And then Damien had to go and ruin it all.

He emailed someone at L.A.’s Department of Transportation. And actually got a response.

Next thing you know, there’s a work crew on its way to take down the signs and turn it back into a real, functional crosswalk that actually allows pedestrians.

Sure enough, I went by this morning, and the signs are down. People were actually using it. No one was getting a ticket. And no one was getting run over.

westwood-2

So far, at least.

Now, if someone could just do something about the street next to my building, which is starting to look — and feel — like the famed cobblestones of Paris – Roubaix.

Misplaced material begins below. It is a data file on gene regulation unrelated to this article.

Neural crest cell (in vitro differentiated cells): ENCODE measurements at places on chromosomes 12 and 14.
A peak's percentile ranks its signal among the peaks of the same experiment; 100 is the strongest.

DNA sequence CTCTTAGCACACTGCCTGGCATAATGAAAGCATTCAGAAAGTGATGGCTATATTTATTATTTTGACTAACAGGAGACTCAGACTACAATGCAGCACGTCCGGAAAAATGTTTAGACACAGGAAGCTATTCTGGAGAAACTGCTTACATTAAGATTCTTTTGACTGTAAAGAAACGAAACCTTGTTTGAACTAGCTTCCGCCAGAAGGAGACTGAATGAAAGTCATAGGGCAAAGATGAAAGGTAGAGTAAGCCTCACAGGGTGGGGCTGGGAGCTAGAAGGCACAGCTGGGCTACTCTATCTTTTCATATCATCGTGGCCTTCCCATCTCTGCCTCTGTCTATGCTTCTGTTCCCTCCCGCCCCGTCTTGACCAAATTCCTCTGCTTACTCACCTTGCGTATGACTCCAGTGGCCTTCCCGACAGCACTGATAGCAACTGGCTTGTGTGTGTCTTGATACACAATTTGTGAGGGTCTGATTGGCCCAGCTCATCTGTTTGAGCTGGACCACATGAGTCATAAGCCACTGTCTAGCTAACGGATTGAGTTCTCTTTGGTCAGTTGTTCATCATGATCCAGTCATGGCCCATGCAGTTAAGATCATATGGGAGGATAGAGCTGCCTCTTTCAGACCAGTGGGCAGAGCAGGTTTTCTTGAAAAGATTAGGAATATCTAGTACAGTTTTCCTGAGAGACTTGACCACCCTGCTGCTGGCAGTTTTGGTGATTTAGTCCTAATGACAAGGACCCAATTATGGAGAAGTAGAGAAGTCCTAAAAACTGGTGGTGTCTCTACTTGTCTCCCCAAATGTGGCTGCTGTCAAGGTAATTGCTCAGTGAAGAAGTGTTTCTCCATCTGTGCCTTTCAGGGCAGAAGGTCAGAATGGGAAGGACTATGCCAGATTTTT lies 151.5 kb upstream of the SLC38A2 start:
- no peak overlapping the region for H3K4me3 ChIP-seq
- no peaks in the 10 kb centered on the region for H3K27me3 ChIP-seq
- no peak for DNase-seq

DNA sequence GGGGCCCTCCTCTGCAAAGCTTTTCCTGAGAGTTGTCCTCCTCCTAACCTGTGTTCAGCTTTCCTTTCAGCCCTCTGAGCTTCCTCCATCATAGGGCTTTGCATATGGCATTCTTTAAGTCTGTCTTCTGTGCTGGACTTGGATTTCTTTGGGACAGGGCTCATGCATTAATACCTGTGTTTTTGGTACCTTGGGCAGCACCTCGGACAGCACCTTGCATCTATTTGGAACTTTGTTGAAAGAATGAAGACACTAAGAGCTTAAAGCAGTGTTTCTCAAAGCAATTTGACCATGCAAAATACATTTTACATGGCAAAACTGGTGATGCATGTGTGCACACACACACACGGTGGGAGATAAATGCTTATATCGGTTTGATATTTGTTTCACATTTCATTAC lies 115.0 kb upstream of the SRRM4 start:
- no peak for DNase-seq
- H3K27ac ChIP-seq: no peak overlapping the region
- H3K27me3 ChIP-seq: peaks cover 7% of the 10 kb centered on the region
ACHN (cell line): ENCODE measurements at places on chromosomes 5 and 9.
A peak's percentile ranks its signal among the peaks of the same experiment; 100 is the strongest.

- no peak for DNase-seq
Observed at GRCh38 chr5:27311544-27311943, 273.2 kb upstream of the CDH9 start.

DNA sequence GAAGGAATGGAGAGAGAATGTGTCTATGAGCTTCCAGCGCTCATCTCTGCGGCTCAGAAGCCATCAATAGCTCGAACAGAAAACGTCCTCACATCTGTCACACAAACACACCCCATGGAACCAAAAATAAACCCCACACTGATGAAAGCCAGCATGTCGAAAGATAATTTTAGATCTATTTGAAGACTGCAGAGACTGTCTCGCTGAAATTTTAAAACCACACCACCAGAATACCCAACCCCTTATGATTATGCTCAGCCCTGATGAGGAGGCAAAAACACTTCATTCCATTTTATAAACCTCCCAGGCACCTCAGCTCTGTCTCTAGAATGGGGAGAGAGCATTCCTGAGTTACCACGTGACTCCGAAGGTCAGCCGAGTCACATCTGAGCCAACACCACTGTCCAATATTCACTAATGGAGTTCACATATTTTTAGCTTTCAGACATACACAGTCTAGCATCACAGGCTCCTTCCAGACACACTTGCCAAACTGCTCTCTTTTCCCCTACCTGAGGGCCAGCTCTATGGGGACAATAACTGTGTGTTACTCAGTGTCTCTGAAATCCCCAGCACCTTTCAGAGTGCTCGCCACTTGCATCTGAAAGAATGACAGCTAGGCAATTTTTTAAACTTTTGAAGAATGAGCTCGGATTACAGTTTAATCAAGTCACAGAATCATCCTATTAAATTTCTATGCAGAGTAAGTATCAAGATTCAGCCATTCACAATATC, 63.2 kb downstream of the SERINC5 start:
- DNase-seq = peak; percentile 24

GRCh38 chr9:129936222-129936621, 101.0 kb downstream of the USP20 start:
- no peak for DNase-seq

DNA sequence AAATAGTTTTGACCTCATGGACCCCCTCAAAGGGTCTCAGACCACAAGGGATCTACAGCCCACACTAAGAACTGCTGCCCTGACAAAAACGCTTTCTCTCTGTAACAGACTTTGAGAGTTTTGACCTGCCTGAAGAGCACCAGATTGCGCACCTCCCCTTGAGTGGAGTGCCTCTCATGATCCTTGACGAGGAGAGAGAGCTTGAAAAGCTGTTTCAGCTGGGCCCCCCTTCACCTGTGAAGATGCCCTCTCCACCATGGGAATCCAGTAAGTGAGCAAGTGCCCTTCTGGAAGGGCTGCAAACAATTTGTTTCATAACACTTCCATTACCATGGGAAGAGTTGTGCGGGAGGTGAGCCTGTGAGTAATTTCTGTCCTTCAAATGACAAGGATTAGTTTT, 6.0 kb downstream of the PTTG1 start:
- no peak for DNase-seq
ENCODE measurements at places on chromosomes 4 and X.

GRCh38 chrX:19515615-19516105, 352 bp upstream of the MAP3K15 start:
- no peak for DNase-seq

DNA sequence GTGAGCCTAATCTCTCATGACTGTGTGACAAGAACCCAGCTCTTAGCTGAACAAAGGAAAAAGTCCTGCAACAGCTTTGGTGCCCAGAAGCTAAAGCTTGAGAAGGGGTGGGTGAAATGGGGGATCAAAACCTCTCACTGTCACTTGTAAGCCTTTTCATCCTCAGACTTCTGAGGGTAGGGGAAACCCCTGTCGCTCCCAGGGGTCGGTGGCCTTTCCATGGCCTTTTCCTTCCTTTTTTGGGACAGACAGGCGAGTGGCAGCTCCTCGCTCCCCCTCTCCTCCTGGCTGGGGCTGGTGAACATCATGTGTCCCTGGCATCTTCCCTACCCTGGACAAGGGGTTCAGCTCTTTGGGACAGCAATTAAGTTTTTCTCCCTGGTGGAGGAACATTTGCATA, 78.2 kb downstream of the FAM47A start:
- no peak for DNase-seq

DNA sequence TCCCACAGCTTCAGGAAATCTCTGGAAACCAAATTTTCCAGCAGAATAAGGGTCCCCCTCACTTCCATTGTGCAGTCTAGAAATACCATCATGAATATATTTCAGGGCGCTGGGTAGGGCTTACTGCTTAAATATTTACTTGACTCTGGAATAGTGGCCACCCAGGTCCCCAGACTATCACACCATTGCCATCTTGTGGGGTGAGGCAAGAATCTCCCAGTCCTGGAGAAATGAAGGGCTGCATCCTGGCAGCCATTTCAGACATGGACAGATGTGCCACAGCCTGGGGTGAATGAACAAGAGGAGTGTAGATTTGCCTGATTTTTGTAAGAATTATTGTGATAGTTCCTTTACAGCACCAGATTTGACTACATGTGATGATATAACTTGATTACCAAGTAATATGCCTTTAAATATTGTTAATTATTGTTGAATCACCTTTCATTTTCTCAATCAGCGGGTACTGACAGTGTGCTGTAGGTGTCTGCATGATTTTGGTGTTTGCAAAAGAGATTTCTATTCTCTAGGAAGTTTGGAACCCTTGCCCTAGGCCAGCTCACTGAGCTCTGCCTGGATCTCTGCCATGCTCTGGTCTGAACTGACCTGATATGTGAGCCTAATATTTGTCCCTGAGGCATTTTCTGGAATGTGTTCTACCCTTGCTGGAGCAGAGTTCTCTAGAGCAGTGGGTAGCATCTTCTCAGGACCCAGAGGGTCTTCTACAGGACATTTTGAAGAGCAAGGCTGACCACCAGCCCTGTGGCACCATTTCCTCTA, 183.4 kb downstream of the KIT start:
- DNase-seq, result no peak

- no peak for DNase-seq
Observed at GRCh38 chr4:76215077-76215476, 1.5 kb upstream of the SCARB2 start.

Pandora Street, between Eastborne and Santa Monica Blvd.

Pandora Street, between Eastborne and Santa Monica Blvd.

 

Reaview Rider gets challenged to a race, cyclist vs. motorcycle cop. Clean-up is completed along the Orange Line bikeway. Wisconsin lawmakers finally consider changing the law that penalizes the biking dooree, instead of the doorer. Cleveland riders are going to get their very own Bikestation, complete with lockers, showers and repair facilities; we can’t even get sharrows. And the stud factor for local cyclists just went up dramatically — evidently, Mr. Gyllenhaal is one of us.

That’s so L.A. — Pedestrian-free crosswalks

 

They say no one walks in L.A. And that may be true soon, if our local department of transportation continues their policy of removing crosswalks for the safety of pedestrians.

No, seriously.

Then there’s this intersection in Westwood, which features what may be the world’s first crosswalk where no pedestrians are allowed — despite the presence of a working pedestrian signal.

Kind of makes you wonder just who it’s intended for, doesn’t it?